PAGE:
Flare and the ‘narrow search paradox’ (December 2012)

Paul Cleverley compares Google-style search with query expansion on major’s global library.

Flare Consultants’ Paul Cleverley observes that the emergence of tools such as Google’s Knowledge Graph, Apple’s Siri and Wolfram Alpha are demonstrating that enterprise search is ripe for a shift from the ‘keyword’ paradigm to more sophisticated techniques. In a recent paper, ‘Improving Enterprise Search in the Upstream Oil and Gas Industry, Cleverley discusses some of these statistical and semantic knowledge representations are set to improve an area where oil and gas ‘has so far lagged behind.’ Organizations face a disconnect between the terminology used in search and the inherent ambiguity of information sources. The mismatch leads to critical information being missed.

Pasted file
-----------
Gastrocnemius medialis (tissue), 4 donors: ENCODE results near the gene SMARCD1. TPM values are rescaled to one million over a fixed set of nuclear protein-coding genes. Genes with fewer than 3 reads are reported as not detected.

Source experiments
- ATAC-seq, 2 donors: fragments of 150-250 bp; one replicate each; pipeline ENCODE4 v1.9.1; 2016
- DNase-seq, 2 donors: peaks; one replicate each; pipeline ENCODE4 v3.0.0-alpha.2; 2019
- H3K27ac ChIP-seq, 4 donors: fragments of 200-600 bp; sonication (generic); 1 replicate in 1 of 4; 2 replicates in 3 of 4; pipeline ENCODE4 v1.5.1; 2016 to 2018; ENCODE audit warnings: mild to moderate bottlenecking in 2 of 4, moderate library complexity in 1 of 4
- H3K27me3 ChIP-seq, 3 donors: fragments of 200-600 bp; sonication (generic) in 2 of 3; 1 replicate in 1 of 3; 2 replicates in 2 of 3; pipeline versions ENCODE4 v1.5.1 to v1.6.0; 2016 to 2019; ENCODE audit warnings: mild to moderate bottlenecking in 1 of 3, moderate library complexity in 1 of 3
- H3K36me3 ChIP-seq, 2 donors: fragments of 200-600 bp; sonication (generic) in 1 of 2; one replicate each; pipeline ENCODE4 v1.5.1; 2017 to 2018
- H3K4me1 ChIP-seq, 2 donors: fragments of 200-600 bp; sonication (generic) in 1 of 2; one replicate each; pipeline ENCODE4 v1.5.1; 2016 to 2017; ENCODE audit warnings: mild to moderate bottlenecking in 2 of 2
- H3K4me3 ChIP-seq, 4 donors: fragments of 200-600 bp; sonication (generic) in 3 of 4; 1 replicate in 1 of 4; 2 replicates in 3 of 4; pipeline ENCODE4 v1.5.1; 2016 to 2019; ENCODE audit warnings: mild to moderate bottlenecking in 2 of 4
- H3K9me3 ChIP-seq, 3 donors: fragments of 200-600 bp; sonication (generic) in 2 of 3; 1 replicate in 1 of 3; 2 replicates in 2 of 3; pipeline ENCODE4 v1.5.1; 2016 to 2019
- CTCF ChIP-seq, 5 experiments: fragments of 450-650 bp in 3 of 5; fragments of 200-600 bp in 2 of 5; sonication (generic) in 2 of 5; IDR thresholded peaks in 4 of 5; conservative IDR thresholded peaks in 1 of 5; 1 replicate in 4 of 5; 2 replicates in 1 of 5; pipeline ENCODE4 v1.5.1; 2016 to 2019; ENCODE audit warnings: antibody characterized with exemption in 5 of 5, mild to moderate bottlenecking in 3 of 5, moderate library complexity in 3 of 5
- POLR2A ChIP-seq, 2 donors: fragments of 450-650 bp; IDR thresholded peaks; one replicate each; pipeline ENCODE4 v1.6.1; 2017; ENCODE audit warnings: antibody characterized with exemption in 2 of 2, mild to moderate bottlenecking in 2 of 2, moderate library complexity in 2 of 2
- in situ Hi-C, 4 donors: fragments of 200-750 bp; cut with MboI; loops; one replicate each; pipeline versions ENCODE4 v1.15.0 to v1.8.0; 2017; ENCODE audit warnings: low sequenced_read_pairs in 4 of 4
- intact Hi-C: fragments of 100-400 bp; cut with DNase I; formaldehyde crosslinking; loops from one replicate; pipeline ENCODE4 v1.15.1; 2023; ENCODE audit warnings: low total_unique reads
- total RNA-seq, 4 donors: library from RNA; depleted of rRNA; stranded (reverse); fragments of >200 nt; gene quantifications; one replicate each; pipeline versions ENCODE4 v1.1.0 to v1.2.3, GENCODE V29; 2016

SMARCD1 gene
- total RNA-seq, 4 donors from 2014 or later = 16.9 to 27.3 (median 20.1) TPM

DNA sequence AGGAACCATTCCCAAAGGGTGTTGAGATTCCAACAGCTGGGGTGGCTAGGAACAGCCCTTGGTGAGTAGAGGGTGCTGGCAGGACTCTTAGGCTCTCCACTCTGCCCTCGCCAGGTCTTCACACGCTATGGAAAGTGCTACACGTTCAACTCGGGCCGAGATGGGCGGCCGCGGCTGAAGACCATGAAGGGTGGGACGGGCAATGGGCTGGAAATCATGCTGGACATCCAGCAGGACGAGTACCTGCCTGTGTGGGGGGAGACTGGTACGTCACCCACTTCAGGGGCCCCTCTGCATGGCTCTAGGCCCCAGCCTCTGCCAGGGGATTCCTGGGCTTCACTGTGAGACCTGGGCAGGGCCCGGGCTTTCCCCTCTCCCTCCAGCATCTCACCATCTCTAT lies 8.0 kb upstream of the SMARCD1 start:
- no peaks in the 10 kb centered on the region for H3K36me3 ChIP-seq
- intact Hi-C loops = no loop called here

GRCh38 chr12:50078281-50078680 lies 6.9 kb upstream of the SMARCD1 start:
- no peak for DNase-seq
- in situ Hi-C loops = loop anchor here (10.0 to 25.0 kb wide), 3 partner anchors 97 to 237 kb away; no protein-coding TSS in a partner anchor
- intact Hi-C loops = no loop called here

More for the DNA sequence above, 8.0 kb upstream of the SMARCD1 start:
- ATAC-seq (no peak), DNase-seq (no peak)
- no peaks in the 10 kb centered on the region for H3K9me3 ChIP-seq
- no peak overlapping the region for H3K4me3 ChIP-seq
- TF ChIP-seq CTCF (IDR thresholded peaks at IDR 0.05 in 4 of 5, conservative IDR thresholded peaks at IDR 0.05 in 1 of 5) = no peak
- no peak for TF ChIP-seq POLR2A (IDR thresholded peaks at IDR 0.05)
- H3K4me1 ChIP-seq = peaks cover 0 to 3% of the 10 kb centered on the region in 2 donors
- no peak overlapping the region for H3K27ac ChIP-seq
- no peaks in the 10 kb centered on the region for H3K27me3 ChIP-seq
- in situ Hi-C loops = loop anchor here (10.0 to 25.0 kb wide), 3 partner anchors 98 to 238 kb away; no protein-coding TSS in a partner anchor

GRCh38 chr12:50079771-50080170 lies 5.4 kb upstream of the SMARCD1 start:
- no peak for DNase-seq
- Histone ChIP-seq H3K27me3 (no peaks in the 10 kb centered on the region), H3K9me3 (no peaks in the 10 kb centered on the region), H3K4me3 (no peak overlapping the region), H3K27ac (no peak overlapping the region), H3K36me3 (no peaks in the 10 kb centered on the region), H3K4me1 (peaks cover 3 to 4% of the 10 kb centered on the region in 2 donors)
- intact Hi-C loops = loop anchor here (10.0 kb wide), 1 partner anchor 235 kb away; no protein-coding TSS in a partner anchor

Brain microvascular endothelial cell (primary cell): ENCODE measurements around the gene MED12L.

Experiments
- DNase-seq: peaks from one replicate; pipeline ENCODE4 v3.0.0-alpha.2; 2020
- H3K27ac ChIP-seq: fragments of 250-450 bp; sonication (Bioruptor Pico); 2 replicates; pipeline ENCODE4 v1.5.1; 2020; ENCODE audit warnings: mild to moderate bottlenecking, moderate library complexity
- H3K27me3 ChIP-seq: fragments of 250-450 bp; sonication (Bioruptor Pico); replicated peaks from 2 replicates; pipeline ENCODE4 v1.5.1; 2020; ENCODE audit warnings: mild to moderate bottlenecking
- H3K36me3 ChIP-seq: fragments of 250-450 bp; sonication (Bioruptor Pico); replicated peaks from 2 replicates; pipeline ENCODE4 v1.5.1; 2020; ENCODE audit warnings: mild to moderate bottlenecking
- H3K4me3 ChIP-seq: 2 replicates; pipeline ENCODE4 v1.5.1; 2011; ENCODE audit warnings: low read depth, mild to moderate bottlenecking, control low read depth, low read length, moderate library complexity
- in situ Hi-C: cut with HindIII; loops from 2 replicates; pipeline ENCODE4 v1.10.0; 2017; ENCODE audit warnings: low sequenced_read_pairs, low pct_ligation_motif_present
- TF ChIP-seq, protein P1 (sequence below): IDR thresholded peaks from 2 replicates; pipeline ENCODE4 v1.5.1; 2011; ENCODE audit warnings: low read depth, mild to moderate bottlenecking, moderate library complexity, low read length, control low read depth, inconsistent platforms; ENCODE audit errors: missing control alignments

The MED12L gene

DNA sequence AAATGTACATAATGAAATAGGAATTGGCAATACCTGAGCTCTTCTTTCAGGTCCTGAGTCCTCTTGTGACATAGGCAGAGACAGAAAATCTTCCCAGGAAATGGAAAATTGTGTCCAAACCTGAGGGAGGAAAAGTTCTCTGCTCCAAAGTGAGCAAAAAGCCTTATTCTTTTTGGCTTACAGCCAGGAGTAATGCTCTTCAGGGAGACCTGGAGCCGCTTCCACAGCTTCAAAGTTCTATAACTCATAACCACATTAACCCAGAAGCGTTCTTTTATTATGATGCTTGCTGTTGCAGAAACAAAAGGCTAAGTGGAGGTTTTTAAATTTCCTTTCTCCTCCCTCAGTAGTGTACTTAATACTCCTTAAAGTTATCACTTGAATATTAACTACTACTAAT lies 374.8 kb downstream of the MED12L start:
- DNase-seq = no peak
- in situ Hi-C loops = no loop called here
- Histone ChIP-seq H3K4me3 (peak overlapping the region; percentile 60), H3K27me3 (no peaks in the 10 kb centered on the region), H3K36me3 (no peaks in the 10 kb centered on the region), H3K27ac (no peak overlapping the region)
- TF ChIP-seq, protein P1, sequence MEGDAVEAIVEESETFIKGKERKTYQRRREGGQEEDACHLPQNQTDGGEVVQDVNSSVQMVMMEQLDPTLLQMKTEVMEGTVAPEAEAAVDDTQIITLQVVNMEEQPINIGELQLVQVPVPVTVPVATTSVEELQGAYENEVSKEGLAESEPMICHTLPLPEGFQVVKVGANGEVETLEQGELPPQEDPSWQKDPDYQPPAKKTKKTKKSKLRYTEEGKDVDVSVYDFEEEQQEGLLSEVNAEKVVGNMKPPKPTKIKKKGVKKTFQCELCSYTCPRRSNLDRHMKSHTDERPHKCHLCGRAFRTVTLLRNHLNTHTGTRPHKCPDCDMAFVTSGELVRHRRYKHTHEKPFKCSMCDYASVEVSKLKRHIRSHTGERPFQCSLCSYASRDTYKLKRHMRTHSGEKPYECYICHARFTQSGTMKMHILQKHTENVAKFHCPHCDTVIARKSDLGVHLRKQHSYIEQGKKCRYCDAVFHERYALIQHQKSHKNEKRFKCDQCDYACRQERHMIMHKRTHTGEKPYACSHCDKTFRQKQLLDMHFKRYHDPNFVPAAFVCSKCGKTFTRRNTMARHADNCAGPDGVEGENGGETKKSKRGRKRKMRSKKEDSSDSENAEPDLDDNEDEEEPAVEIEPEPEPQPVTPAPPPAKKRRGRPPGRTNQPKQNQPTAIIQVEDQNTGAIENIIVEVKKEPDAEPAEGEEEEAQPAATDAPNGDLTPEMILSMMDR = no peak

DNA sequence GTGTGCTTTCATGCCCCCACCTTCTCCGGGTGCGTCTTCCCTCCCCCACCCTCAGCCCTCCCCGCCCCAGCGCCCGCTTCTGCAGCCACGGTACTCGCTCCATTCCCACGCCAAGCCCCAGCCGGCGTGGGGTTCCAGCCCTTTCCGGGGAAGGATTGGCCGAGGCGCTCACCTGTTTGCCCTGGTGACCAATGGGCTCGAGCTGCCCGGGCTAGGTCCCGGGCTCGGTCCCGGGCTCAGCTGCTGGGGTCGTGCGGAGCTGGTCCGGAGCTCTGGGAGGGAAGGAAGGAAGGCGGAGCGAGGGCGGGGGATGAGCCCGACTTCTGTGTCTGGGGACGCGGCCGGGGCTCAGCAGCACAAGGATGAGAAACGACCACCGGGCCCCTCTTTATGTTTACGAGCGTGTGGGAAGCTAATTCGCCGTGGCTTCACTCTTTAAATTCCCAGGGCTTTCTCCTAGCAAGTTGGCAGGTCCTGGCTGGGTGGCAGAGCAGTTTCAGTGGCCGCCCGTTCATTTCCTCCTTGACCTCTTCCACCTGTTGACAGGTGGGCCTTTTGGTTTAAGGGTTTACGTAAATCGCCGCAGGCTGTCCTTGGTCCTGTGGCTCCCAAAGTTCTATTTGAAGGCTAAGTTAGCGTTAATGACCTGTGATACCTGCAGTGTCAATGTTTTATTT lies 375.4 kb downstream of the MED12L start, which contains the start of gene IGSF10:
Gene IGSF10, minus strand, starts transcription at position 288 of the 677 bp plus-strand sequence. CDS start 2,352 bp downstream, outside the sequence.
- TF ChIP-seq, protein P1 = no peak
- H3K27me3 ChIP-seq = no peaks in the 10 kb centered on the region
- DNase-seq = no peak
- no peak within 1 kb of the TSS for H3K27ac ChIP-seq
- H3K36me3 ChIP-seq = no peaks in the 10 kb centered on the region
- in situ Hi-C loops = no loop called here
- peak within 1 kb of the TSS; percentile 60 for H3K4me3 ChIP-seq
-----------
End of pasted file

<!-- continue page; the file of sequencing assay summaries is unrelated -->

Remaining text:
Cleverley’s ‘narrow search paradox’ occurs when, as the number of words used in a search increases, the proportion of relevant results actually decreases. He believes that internet-style addition of more terms to ‘refine’ queries may be a problem today.

Enter automatic query expansion (QE) leveraging semantic web technologies and public domain glossaries such as ISO 15926, Schlumberger’s oilfield glossary, and word lists from IHS, the USGS and others. Tests performed on the global document collection of ‘one of the largest corporations in the world*’ showed that QE retrieved, on average, an additional 43% of ‘relevant’ results.

In Google-like search, what counts is what’s on the first page. Corporate search may have different expectations, such as returning an exact list of results. In general there is a trade-off between information recall (completeness) and precision (accuracy). Cleverley shows how semantic technology (Protogé), along with publicly available taxonomies, can be used to improve classification and obtain a better balance between recall and precision.

* Shell is mentioned in the text.

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